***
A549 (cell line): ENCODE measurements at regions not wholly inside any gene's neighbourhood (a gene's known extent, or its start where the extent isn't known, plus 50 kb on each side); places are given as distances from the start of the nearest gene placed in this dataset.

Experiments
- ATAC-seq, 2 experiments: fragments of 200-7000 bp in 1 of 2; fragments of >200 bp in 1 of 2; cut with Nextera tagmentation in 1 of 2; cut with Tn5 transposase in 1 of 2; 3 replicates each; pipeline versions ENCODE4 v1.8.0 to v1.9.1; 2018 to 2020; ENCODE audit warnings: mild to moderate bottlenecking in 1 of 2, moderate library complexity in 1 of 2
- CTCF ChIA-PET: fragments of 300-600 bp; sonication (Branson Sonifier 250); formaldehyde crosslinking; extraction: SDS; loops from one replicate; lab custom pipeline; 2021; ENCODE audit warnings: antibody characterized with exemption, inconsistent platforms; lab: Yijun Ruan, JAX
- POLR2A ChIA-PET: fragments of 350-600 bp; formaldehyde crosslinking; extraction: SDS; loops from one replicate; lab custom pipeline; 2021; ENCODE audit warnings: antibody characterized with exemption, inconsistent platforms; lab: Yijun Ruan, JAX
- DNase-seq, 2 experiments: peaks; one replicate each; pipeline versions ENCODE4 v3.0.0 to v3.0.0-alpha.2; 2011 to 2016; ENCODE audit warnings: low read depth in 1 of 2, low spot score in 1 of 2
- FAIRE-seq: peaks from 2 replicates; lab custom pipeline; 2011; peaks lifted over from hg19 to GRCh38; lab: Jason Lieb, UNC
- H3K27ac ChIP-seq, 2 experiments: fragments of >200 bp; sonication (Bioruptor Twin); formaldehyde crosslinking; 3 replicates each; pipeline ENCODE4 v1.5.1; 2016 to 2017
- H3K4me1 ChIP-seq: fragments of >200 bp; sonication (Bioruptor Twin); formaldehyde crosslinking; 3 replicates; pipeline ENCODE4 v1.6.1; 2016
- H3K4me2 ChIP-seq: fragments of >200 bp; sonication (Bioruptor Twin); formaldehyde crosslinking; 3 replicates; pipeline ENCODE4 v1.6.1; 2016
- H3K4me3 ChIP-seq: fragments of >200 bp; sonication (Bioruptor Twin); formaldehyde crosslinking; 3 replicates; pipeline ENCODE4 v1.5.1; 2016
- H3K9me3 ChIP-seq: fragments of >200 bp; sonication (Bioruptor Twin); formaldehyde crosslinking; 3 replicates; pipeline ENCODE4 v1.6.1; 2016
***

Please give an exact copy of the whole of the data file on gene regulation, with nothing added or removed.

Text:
A549 (cell line): ENCODE measurements at regions not wholly inside any gene's neighbourhood (a gene's known extent, or its start where the extent isn't known, plus 50 kb on each side); places are given as distances from the start of the nearest gene placed in this dataset.

Experiments
- ATAC-seq, 2 experiments: fragments of 200-7000 bp in 1 of 2; fragments of >200 bp in 1 of 2; cut with Nextera tagmentation in 1 of 2; cut with Tn5 transposase in 1 of 2; 3 replicates each; pipeline versions ENCODE4 v1.8.0 to v1.9.1; 2018 to 2020; ENCODE audit warnings: mild to moderate bottlenecking in 1 of 2, moderate library complexity in 1 of 2
- CTCF ChIA-PET: fragments of 300-600 bp; sonication (Branson Sonifier 250); formaldehyde crosslinking; extraction: SDS; loops from one replicate; lab custom pipeline; 2021; ENCODE audit warnings: antibody characterized with exemption, inconsistent platforms; lab: Yijun Ruan, JAX
- POLR2A ChIA-PET: fragments of 350-600 bp; formaldehyde crosslinking; extraction: SDS; loops from one replicate; lab custom pipeline; 2021; ENCODE audit warnings: antibody characterized with exemption, inconsistent platforms; lab: Yijun Ruan, JAX
- DNase-seq, 2 experiments: peaks; one replicate each; pipeline versions ENCODE4 v3.0.0 to v3.0.0-alpha.2; 2011 to 2016; ENCODE audit warnings: low read depth in 1 of 2, low spot score in 1 of 2
- FAIRE-seq: peaks from 2 replicates; lab custom pipeline; 2011; peaks lifted over from hg19 to GRCh38; lab: Jason Lieb, UNC
- H3K27ac ChIP-seq, 2 experiments: fragments of >200 bp; sonication (Bioruptor Twin); formaldehyde crosslinking; 3 replicates each; pipeline ENCODE4 v1.5.1; 2016 to 2017
- H3K4me1 ChIP-seq: fragments of >200 bp; sonication (Bioruptor Twin); formaldehyde crosslinking; 3 replicates; pipeline ENCODE4 v1.6.1; 2016
- H3K4me2 ChIP-seq: fragments of >200 bp; sonication (Bioruptor Twin); formaldehyde crosslinking; 3 replicates; pipeline ENCODE4 v1.6.1; 2016
- H3K4me3 ChIP-seq: fragments of >200 bp; sonication (Bioruptor Twin); formaldehyde crosslinking; 3 replicates; pipeline ENCODE4 v1.5.1; 2016
- H3K9me3 ChIP-seq: fragments of >200 bp; sonication (Bioruptor Twin); formaldehyde crosslinking; 3 replicates; pipeline ENCODE4 v1.6.1; 2016